Mojo Confidence. Clarity. Success


Avoid age stereotypes          

Career Coach Fiona Wainrit, of Career Mojo, explores how to effectively sell yourself into a job and feel comfortable doing it.

There are loads of articles out there about personal branding and creating your own ‘elevator pitch’, so I’m not going to add to the literature on this. However, I will say that having such tools up your sleeve can give you that extra edge in a job interview. As much as we may not like the idea of having to promote ourselves to potential employers, nowadays, it’s an expected reality.

There are many different ways to ‘sell yourself’ in an interview. I’ve noticed a distinct difference to how various generations will tackle this. Whilst you may be against generalisations, society does cast certain views about how they expect each generation to behave in the workplace.

So how does the job market view your generation and what can you do to avoid any negative stereotypes being made?

For starters, Baby Boomers[1] seem to have a lot of trouble talking up their strengths. They were raised in an era where they were taught to be humble and not big note themselves. Their generation coined the phrase “tall poppy syndrome”, where one stood out for being different. Baby Boomers tend to stay loyal to an industry or employer. When such individuals find themselves back in the job market, they struggle to feel comfortable promoting themselves, fearing they may come across as arrogant.

TIP – Discuss actual achievements in regard to work experience. Try mentioning how a colleague described you to outline your strengths.  Think about how you can use your experience, networks, industry knowledge and loyalty to really add value.

On to Gen X’s[2]. Whilst they understand the importance of hard work to progress their careers, they’re also a bit more marketing savvy when it comes to the concept of ‘selling themselves’.

TIP – In an interview, illustrate your journey and the steps taken to get to your current position. Highlight your willingness to learn, and if you’re in a leadership role, display an interest in mentoring and supporting others in the team.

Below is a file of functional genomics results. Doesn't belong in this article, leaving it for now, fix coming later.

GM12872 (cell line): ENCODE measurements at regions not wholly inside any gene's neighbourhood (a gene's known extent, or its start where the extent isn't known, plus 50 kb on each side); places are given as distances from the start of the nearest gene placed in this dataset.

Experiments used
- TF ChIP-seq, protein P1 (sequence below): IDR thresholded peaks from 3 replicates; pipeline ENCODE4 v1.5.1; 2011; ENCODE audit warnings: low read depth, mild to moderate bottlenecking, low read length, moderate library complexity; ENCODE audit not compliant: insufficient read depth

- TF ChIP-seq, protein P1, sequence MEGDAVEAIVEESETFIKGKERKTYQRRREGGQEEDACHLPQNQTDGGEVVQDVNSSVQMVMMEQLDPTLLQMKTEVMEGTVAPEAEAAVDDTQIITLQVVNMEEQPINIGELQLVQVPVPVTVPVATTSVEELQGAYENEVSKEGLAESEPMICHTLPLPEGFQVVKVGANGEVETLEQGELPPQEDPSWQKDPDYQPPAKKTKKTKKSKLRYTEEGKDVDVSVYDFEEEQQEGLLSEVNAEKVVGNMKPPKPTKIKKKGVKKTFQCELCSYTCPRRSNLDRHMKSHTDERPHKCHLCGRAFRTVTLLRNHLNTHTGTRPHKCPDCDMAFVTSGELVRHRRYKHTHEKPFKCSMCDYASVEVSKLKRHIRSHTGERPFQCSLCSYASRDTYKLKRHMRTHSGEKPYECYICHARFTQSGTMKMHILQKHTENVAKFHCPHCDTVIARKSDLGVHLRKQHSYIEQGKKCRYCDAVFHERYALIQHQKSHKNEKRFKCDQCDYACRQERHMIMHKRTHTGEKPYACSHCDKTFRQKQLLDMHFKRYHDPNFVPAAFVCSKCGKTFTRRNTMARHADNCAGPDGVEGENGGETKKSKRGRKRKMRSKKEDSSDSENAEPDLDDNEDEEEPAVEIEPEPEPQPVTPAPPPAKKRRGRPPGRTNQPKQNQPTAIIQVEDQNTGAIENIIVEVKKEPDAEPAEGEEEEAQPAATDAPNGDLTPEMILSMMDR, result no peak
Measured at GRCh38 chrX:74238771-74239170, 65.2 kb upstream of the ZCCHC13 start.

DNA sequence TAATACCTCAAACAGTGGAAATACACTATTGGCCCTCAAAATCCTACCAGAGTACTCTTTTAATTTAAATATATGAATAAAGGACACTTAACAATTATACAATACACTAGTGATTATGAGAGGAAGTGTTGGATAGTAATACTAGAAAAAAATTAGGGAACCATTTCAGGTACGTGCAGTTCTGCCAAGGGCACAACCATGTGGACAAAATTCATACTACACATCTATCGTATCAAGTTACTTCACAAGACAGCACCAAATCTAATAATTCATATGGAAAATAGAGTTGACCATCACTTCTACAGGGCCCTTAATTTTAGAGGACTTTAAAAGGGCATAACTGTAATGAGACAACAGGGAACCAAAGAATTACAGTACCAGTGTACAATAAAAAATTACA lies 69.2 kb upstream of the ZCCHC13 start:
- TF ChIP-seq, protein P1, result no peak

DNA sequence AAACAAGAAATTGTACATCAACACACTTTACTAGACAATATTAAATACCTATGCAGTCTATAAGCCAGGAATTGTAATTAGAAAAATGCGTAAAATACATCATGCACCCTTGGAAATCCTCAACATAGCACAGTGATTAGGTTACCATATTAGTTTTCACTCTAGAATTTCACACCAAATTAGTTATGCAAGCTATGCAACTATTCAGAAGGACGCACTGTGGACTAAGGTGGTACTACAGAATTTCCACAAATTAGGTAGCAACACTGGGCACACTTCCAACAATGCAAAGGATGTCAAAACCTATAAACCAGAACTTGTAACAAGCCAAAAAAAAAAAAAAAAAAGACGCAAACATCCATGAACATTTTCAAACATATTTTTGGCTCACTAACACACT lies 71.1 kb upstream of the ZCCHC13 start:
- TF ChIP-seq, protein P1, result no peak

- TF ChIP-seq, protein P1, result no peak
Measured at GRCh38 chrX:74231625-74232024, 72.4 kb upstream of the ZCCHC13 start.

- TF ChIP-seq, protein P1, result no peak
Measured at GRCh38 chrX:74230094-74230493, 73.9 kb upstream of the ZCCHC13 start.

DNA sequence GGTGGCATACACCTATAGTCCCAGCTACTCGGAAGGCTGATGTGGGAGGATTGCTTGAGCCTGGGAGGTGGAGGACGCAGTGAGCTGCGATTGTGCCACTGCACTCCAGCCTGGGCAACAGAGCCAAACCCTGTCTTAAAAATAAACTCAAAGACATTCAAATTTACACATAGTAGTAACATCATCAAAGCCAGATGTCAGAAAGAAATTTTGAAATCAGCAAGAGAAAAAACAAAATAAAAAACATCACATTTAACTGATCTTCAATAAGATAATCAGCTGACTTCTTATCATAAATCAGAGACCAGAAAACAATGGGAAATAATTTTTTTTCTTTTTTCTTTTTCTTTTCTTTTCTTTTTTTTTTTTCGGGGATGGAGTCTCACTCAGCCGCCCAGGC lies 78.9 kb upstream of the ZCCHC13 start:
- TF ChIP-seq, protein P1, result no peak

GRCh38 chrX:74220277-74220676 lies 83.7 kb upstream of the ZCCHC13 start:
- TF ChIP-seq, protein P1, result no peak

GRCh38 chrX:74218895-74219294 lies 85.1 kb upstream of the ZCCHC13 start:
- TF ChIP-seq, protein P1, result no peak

On the flipside, Gen Y[3] is known to be the generation who were told they could be anything and do anything.  Such affirmations tend to encourage individualism over community. On the plus side, it’s also encouraged a sea of young and inspired entrepreneurs.

This embellished praise is reflected in certain traits, such as having no qualms in talking themselves up, along with a burning desire to rapidly progress within organisations. If you don’t want to fall into any negative stereotype, there needs to be some balance between promoting yourself and sounding egotistical.

TIP – Be humble when talking through your achievements. Explain why you are interested in working for the organization and what you can offer (eg. energy, a fresh perspective, knowledge of social media/technology). Make it clear you are willing to work hard and learn from others.

Whilst you may not personally fit into a certain stereotype, the person interviewing you may already have you ‘boxed’. The challenge you face is proving you don’t fit that mould by displaying your uniqueness and what you can offer the organisation. Rather then viewing stereotypes as a negative, why not think about how you can turn common viewpoints around by using them to your advantage? Bare in mind, a variety of age groups and demographics is key to organisational success. What will you add to the mix?


[1] Baby Boomer-

[2] Generation X-

[3] Generation Y-

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